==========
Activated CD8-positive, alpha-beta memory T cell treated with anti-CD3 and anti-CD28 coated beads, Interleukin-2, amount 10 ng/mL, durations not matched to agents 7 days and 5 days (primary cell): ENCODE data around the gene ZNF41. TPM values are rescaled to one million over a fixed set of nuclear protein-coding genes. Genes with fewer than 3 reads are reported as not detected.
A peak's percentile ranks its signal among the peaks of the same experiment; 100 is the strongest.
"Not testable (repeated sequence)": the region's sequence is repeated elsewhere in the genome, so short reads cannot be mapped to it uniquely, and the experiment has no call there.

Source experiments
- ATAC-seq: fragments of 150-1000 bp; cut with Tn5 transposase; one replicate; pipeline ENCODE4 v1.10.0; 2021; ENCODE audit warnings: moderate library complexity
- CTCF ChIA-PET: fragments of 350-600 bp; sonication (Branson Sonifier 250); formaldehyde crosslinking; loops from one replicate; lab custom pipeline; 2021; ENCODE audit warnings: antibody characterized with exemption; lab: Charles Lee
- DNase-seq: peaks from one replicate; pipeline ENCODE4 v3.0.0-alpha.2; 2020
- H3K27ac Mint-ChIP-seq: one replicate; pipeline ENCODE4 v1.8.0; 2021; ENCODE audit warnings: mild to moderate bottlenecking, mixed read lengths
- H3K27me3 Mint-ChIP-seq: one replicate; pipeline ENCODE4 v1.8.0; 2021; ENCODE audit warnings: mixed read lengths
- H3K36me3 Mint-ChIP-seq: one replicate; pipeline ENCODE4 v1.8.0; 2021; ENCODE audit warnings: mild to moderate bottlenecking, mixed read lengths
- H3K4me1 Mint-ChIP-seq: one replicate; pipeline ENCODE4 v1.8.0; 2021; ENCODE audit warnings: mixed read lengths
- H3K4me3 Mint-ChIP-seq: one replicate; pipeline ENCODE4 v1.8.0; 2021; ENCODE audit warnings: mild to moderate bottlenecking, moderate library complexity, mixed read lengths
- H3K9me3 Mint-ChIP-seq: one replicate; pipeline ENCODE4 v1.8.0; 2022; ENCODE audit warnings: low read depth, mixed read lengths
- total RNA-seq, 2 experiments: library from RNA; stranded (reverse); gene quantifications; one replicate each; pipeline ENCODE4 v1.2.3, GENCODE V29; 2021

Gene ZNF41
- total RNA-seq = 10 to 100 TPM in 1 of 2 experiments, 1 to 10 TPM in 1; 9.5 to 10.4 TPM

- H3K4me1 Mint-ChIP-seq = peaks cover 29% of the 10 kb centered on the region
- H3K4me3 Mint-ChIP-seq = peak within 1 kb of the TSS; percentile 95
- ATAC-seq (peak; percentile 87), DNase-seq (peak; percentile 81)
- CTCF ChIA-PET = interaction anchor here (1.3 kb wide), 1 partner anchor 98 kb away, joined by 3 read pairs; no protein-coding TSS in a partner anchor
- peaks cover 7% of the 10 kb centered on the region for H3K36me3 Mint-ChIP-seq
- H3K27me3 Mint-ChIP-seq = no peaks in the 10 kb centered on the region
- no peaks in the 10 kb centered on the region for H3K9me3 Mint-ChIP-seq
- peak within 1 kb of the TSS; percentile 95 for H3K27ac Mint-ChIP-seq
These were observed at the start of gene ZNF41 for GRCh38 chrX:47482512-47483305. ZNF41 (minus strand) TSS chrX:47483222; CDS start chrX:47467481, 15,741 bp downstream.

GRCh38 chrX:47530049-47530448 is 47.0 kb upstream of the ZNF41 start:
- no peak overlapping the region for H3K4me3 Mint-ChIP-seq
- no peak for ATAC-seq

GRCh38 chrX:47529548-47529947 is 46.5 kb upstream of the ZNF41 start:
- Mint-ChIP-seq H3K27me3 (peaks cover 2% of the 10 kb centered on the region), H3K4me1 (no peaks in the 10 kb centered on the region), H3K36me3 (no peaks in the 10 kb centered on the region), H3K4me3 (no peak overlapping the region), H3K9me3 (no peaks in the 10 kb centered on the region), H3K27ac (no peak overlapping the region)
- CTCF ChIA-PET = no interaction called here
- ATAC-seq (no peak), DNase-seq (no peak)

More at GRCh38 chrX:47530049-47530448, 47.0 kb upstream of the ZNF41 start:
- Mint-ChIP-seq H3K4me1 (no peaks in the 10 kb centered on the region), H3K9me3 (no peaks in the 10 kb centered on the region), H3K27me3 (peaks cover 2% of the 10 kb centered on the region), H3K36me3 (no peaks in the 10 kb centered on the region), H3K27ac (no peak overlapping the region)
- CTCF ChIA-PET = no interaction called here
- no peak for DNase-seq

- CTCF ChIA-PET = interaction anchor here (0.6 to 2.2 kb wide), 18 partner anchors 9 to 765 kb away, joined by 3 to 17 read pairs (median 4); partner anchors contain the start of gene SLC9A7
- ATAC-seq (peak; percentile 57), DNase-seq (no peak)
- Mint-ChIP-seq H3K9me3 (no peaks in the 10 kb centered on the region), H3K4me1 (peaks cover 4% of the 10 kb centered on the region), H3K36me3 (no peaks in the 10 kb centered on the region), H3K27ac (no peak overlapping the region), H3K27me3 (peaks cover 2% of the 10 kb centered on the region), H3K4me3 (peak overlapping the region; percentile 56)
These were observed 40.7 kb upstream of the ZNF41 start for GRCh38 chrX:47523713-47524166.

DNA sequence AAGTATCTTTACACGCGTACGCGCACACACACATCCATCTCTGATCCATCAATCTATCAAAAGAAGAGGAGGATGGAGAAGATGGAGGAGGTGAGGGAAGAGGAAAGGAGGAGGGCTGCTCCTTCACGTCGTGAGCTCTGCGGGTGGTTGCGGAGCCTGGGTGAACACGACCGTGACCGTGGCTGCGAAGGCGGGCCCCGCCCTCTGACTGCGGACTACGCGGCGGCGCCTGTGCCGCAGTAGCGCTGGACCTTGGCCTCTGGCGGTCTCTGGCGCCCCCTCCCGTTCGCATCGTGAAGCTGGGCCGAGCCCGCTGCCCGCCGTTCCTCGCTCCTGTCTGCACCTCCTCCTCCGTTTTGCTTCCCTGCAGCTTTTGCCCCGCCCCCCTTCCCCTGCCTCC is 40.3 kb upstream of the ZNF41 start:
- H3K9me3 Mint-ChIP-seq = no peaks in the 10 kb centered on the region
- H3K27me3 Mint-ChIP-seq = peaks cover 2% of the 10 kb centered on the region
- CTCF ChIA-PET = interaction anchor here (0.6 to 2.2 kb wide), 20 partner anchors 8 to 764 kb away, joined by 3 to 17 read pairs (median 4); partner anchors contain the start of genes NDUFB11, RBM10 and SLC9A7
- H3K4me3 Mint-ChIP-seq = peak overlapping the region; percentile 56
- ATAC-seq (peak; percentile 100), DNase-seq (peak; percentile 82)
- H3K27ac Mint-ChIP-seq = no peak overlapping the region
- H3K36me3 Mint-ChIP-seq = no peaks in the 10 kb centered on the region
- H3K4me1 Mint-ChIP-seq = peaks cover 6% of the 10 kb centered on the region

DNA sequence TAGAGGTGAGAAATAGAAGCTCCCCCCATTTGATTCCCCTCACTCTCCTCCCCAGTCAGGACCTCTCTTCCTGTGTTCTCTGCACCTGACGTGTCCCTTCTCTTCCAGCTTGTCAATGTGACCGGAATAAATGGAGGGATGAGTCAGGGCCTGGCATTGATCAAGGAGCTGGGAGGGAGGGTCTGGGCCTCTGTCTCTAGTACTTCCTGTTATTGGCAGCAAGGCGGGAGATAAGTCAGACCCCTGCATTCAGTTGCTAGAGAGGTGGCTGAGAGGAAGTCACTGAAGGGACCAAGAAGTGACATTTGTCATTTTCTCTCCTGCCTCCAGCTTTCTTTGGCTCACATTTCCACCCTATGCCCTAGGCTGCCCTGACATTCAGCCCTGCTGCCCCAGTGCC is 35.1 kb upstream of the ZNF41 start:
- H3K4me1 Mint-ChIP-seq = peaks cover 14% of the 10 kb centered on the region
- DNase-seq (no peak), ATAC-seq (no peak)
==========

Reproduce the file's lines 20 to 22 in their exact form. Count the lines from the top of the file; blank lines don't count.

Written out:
- CTCF ChIA-PET = interaction anchor here (1.3 kb wide), 1 partner anchor 98 kb away, joined by 3 read pairs; no protein-coding TSS in a partner anchor
- peaks cover 7% of the 10 kb centered on the region for H3K36me3 Mint-ChIP-seq
- H3K27me3 Mint-ChIP-seq = no peaks in the 10 kb centered on the region